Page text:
England captain Emily Rudge believes World Cup success could change the future of women’s rugby league in the country.
The St Helens forward will lead England at this year’s World Cup on home soil, and believes the title could start a new era for the women’s game.
England players have had to balance preparations for the tournament alongside full-time jobs. Meanwhile, heavy favourites Australia compete in the fully-professional NRL women’s competition.
Rudge, a PE teacher who has captained the national side since 2018, believes a World Cup triumph should pave the way for a bright new professional era for the women’s game.
Emily Rudge: ‘We’ve got a massive part to play’
“It’s really difficult – it’s like having two full-time jobs and there’s not enough hours in the day to do everything to the best of your ability,” said Rudge.
“It’s a massive challenge but hopefully it won’t be forever, and this will be the last World Cup where women are working full-time and still trying to be top international athletes.
“If we can win the World Cup, I think asking the women to go back to their full-time jobs would be difficult.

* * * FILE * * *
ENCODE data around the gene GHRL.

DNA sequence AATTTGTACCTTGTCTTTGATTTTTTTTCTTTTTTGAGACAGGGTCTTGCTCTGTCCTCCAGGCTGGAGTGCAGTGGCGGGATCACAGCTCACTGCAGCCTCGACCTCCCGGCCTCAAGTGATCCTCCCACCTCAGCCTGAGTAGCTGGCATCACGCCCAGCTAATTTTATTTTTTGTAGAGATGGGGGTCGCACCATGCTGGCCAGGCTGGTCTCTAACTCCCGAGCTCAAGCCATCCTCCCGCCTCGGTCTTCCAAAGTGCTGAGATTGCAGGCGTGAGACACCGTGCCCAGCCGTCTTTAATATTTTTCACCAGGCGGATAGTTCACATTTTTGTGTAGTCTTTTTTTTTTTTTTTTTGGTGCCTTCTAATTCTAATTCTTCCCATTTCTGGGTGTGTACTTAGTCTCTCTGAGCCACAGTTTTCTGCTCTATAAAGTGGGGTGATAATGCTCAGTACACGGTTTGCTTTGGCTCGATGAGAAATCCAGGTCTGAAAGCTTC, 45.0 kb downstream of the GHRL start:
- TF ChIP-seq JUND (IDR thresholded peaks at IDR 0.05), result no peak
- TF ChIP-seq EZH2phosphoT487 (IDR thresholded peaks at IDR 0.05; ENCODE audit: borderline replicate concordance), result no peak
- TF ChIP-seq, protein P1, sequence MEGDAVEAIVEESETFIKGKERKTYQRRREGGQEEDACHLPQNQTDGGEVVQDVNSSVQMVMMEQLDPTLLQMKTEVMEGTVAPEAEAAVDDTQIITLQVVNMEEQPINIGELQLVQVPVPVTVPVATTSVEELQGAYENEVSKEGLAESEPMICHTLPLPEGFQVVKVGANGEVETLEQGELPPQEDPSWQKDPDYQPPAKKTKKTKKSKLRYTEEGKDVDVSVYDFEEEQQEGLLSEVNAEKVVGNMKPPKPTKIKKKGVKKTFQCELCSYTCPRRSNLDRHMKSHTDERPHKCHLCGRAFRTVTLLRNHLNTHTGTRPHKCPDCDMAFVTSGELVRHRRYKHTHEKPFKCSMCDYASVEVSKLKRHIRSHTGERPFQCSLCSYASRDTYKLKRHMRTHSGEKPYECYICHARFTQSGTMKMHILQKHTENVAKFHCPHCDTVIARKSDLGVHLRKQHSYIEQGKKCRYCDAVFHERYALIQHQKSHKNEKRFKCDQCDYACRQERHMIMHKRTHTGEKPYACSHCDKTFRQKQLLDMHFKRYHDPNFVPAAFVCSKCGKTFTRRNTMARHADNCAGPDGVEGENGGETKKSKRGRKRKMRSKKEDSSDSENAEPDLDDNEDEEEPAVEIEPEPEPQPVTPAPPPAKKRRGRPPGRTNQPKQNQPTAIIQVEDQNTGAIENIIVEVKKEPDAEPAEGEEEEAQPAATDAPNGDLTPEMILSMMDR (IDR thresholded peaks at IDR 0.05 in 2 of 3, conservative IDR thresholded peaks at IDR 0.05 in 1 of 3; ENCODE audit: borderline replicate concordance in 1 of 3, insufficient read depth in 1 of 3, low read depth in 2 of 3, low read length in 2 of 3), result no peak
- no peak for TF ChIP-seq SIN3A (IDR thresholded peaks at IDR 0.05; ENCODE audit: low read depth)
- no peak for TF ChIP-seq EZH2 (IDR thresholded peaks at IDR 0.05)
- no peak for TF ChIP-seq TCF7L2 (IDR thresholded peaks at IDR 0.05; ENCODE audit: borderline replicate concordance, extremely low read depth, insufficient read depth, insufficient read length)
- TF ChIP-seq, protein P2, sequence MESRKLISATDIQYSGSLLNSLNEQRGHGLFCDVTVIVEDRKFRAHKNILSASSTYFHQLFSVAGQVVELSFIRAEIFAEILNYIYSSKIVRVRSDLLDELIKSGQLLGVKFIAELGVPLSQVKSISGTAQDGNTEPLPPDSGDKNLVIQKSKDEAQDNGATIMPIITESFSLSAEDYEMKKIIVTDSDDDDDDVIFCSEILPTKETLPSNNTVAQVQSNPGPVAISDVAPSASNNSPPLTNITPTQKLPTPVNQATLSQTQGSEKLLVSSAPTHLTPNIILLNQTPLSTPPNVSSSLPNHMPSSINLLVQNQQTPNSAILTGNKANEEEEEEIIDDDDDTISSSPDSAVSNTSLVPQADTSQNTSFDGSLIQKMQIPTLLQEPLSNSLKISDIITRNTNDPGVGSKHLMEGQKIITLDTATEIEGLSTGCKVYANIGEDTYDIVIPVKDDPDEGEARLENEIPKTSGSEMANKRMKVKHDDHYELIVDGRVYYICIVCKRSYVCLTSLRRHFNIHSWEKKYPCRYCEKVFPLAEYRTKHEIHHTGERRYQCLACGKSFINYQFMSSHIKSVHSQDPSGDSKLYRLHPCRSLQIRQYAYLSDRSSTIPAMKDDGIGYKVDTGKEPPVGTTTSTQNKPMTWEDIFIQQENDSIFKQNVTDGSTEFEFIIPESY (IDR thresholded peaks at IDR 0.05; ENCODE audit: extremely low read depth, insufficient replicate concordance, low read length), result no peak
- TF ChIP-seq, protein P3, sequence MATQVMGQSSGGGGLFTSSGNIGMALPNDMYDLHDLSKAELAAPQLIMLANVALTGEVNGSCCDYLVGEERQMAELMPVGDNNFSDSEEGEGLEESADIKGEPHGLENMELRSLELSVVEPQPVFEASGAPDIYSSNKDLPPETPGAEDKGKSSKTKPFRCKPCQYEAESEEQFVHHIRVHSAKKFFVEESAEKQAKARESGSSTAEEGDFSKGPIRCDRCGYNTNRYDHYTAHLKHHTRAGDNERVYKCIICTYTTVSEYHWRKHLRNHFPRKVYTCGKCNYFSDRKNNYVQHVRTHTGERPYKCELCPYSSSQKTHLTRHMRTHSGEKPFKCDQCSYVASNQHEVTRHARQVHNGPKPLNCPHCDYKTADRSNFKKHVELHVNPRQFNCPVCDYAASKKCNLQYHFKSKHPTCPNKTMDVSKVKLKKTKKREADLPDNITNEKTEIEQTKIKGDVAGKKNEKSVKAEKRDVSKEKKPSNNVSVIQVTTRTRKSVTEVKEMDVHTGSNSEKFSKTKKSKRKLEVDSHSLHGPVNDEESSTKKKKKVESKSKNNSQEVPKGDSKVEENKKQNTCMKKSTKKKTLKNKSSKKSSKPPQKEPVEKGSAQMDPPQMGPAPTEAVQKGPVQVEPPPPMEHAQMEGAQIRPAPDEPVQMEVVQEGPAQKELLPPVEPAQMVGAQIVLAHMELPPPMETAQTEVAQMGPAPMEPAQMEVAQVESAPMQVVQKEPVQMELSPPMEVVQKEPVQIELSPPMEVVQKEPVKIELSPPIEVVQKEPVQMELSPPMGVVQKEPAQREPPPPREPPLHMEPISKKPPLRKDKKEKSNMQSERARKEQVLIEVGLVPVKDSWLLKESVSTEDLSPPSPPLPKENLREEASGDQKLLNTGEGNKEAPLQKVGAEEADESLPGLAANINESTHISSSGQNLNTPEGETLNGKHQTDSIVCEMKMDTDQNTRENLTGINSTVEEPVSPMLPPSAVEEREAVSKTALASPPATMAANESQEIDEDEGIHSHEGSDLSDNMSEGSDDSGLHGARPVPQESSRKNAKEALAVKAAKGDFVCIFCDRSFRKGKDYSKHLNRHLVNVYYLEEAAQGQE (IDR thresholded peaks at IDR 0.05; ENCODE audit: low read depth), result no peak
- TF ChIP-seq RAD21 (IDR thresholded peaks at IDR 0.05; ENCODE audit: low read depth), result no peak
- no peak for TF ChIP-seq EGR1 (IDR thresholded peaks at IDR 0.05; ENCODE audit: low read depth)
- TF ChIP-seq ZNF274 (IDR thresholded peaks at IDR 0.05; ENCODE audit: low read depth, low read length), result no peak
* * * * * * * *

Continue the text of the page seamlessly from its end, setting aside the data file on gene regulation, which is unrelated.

“We’ve got a massive part to play, and having success in this tournament will push things to change sooner than it’s possibly planned.”
A crowd of over 16,000 is anticipated for England’s opener against Brazil at Leeds on November 1, a mark that would set a new record for an England women’s rugby match in either code in this country.
England Women will also face Canada and Papua New Guinea in the group stages.
England boss confident in World Cup success
Head coach Craig Richards believes his side can go all the way at this year’s tournament. England are currently third favourites to lift the trophy behind Australia and New Zealand.
“We are 100 per cent sure we can win it,” Richards insisted. “There are a couple of nations where we will need to be at our best and we need some things to go our way, but we are really confident.
“We are limited in how hard we can push them as what we can’t do is suddenly start training part-time athletes who are still working like full-time athletes.
“But we will do everything we possibly can to get them ready. I wouldn’t have done five years here, and the girls wouldn’t have worked as hard as they have, if we thought otherwise.”